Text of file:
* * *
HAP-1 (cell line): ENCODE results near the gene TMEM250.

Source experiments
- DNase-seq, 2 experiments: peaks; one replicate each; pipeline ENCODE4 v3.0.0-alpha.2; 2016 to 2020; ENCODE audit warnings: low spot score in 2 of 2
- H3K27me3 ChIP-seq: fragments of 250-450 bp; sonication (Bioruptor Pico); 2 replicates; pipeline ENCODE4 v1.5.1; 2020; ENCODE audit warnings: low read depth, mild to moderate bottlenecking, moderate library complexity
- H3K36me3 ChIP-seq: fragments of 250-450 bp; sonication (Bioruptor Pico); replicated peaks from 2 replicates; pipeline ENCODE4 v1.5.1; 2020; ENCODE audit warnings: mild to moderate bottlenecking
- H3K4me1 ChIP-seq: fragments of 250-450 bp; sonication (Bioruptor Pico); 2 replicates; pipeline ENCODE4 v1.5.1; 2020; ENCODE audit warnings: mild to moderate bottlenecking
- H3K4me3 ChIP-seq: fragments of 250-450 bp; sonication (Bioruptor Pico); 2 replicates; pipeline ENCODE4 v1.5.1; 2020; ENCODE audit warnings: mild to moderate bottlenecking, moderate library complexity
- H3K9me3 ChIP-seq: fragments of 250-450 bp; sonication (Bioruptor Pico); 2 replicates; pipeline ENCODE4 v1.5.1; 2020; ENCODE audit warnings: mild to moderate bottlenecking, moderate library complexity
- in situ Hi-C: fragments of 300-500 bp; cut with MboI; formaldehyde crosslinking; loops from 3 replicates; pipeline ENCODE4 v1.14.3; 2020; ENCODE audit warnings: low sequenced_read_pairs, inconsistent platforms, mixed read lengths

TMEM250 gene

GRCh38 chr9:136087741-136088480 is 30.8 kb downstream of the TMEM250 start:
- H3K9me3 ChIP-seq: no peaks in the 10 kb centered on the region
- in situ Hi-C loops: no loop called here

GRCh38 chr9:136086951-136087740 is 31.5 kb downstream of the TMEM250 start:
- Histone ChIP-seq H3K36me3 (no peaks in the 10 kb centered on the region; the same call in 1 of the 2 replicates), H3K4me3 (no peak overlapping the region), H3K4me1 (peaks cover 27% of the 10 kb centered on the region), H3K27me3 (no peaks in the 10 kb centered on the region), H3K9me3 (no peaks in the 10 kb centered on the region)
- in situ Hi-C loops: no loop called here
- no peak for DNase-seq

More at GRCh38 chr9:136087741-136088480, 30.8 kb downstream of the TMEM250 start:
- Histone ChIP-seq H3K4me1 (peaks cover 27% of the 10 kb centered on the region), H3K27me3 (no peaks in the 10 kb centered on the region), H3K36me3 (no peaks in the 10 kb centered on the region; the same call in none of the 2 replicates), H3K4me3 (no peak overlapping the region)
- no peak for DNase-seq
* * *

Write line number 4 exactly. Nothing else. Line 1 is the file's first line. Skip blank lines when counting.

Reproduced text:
- H3K27me3 ChIP-seq: fragments of 250-450 bp; sonication (Bioruptor Pico); 2 replicates; pipeline ENCODE4 v1.5.1; 2020; ENCODE audit warnings: low read depth, mild to moderate bottlenecking, moderate library complexity